Politicians haven't got a clue!
Tim Pawlenty is the governor of Minnesota, and I kind of like him. That might not sound stunning, but Pawlenty is a Republican, and let's face it--Republicans do not tend to be very friendly to public education. But Pawlenty is a talented politician. He has an easy-going manner, and this year he managed to be re-elected in a Democratic state in a Democratic year--no small feat. He has even been mentioned as a possible vice-presidential candidate in 2008. In the elections last year, I voted a straight Democratic ticket except for governor. I voted for Pawlenty partially because I find him likeable, but also because I had heard very bad things about his opponent from someone who worked for him.
This week Pawlenty gave his State of the State address, and education--specifically high school education--was a centerpiece of his speech. I am beginning to wonder if I made a big mistake. When you hear politicians talk about public education, the are two things you can usually count on:
1. The politician speaking will present himself or herself as an expert.
2. The politician doesn't actually have a clue.
When you hear a Republican politician talking about public education, you can add a third:
3. The politician will bash the job that public schools are doing.
Governor Pawlenty of Minnesota lived up to all three of these qualities in his State of the State address. Pawlenty is proposing reform for the state's high schools (Yippee! Another reform program!), and he calls his program the "3Rs".
Calling Minnesota high schools "obsolete," Gov Tim Pawlenty Wednesday laid out a plan to transform some high schools into rigorous academies.
Students in such schools -- called "3Rs" for "rigor, relevance and results" -- would have to complete the equivalent of a full year of college before getting their high school diplomas.
First of all, if there is going to be any reform program, it seems like it would be a good idea to get the people who will actually have to carry out that program--the people who actually work in high schools--on your side. As one of those people, I can say that being called "obsolete" doesn't exactly win me over. I have argued in a number of posts that American public schools are doing a much better job than we are given credit for, so I'm not going to rehash that here, but I will point out that Minnesota has graduation and college entrance rates that are among the highest in the nation. I understand that it is expedient for politicians, especially Republicans, to bemoan the state of public education, but I am sick and tired of listening to them come up with the most insulting terms they can think of to describe the job we are doing.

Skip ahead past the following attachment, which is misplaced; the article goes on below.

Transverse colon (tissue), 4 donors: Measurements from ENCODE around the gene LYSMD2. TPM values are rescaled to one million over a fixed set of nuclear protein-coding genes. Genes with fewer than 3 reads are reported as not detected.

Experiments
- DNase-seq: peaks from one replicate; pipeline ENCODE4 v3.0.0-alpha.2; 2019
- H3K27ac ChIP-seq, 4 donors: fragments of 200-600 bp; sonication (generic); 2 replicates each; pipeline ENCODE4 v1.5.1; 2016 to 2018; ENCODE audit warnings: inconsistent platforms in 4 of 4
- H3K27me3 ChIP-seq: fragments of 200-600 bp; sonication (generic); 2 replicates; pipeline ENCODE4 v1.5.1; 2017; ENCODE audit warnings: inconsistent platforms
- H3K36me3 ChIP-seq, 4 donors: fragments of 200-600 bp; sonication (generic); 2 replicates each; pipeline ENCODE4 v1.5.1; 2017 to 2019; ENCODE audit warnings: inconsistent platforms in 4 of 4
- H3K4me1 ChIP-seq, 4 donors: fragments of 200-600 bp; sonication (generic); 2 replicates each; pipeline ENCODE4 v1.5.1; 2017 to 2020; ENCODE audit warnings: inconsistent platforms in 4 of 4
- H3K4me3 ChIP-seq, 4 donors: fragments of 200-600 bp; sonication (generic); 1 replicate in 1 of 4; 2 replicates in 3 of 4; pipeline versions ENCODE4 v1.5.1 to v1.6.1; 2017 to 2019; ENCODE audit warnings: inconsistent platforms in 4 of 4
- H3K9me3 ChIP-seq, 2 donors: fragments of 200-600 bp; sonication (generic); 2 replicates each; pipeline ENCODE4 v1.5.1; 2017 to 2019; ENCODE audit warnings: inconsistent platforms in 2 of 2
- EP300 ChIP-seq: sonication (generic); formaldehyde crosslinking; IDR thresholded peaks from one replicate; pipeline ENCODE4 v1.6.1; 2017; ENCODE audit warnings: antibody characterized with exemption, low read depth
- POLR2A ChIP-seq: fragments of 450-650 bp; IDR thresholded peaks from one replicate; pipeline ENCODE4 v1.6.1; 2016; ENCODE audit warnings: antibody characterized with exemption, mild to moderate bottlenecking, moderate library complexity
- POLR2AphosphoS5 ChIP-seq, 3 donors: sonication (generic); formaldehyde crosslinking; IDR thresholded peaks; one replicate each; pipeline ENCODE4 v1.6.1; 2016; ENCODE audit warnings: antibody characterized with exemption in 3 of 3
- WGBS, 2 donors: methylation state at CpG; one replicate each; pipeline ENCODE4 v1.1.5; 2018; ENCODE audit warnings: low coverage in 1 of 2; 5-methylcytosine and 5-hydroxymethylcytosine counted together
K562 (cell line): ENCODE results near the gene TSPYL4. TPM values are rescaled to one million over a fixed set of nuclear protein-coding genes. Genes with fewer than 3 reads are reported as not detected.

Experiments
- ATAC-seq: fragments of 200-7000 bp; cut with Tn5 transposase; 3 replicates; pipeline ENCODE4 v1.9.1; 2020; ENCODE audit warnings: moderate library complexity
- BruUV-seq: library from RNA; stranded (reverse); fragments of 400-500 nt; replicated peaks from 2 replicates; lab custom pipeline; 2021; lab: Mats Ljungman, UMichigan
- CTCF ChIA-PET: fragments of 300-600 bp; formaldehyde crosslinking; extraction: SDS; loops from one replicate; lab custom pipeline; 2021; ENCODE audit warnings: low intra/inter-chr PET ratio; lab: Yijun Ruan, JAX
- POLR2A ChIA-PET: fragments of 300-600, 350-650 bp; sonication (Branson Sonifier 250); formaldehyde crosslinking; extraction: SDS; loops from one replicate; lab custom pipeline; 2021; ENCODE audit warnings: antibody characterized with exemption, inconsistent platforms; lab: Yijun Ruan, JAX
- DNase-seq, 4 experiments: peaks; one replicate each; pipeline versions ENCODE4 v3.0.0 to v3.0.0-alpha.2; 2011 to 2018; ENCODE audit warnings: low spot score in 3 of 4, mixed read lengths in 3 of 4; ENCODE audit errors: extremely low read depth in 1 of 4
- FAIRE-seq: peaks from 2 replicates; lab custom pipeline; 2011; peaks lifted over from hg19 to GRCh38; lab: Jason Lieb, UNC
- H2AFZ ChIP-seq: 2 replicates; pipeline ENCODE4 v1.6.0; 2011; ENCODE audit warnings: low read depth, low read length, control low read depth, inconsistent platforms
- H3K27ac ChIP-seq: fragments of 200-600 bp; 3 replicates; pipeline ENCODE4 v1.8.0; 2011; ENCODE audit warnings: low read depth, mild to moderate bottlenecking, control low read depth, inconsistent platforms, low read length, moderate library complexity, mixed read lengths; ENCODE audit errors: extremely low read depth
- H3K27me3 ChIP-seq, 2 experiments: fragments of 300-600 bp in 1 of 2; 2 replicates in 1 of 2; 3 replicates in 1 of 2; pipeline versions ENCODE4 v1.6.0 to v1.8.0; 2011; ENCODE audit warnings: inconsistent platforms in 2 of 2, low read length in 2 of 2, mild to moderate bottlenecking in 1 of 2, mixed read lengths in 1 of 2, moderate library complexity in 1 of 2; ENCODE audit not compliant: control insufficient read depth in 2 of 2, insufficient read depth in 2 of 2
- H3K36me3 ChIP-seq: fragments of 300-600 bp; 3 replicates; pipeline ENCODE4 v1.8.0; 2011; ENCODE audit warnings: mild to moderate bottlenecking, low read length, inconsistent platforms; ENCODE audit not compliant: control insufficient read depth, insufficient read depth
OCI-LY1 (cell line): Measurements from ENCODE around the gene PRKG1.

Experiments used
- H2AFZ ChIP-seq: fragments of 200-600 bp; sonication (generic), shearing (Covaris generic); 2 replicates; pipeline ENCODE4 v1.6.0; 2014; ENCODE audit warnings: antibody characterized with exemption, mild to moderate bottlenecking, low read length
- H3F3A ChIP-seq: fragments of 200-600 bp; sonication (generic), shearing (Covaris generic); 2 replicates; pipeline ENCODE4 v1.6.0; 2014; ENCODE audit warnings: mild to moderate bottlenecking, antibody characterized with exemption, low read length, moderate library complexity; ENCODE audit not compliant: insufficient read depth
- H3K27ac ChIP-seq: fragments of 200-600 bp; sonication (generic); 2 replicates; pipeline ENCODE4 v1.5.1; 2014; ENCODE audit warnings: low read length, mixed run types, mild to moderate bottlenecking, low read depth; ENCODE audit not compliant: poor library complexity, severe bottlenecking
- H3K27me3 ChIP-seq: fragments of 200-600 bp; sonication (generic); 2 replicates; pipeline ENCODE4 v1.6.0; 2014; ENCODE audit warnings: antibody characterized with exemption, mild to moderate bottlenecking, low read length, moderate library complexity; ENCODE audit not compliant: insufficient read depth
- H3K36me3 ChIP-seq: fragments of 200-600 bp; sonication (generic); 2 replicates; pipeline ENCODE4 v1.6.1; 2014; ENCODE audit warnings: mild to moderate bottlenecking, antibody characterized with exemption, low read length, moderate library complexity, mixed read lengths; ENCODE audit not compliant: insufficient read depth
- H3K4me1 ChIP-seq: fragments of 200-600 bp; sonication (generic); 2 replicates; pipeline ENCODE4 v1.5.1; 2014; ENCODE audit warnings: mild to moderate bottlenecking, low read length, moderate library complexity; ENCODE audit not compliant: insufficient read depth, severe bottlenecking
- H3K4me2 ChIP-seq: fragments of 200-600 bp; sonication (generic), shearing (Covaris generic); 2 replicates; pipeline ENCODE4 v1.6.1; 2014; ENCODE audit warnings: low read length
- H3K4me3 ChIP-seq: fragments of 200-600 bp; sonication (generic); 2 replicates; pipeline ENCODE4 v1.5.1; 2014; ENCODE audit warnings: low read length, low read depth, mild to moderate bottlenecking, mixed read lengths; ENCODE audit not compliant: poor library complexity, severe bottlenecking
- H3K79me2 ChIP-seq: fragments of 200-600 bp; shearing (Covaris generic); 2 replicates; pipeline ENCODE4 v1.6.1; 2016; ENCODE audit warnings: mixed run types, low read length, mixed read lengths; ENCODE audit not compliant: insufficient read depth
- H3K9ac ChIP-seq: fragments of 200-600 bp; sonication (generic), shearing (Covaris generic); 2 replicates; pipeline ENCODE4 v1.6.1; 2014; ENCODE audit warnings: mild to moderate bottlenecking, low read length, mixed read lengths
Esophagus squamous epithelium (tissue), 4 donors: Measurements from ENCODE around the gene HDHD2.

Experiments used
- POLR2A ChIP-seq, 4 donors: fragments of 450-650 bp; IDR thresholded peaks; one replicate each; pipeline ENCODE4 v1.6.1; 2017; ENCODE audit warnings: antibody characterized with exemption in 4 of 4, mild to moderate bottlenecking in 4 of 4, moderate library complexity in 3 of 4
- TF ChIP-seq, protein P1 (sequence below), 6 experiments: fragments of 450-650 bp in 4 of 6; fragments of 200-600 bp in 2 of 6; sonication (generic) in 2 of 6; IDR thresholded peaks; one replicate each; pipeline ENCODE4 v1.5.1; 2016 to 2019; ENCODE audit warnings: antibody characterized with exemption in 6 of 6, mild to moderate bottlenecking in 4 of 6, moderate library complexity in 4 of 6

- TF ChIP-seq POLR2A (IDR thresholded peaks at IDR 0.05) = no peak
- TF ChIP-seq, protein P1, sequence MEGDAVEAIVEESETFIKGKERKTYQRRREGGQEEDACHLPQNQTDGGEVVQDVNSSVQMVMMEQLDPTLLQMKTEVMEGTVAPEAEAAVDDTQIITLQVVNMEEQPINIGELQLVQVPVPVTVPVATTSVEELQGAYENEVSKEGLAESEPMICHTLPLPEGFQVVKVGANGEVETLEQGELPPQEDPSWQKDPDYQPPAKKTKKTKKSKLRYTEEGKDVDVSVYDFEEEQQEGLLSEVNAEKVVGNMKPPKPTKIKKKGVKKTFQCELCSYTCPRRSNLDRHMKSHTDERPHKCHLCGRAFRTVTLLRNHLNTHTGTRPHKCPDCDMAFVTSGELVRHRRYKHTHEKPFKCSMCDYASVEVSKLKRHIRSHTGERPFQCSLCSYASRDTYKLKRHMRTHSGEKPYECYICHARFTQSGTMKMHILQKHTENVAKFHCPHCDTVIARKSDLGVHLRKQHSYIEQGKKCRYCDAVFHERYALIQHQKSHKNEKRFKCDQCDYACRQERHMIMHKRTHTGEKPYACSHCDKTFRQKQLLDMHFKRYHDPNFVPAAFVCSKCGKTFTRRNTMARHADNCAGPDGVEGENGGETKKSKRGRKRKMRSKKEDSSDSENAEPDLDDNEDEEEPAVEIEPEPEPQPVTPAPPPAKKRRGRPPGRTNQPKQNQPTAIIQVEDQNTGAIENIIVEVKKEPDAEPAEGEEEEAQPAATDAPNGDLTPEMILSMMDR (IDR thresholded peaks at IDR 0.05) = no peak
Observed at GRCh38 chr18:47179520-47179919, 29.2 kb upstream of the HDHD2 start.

I have to admit that as soon as I read the first sentence of that article it was almost impossible for me to be open-minded about Pawlenty's proposals. But if that wasn't enough to convince me that our governor has no idea what working with public high school students is like, Pawlenty finished the job with his proposal that all the students in a high school should have to complete one full year of college before getting their high school diplomas.
I think kids having a desire to go to college is a wonderful thing, and I have to admit that I'd have been disappointed if any of my own kids hadn't wanted to do that. But that's my kids and my family. As a teacher, especially, I would have to be an idiot to think that college is for everyone. I know a lot of people who never went to college but developed skills in various trades, and I have nothing but admiration and envy for the skills they possess. Completing a year of college courses before graduating from high school is a reasonable idea for many high school students, but for all of them??? I only wish Pawlenty could spend a day or two with my Basic American History class.
Pawlenty did say something that I agree with:
But then rather than asking the students themselves or their parents to take some responsibility for this, he puts the blame squarely on the schools. Let's face it, it's a lot easier for a politician to blame schools and teachers than to say that we have too many lazy students or--perish the thought!--too many parents who aren't doing their jobs.
Too many of our high school students today are engaged in academic loitering for much of their high-school career," Pawlenty told a joint House-Senate assembly. "In too many cases our high school students are bored, checked-out, coasting, not even vaguely aware of their post-high school plans, if they have any, and are just marking time."
Pawlenty does have ideas that many educators are going to like. For example, he says he wants to put more money into schools. Heck, even I like that. I mean money helps; there's no question about it. I'd sure rather see schools have more of it than less. But money is definitely not the only answer to our desire to improve public schools. In fact, there are things we could do that could improve public schools more than anything Pawlenty proposes that would cost little if any money at all. But how could we possibly expect a politician to be aware of those things? After all, when it comes to what actually happens in public schools, they haven't got a clue.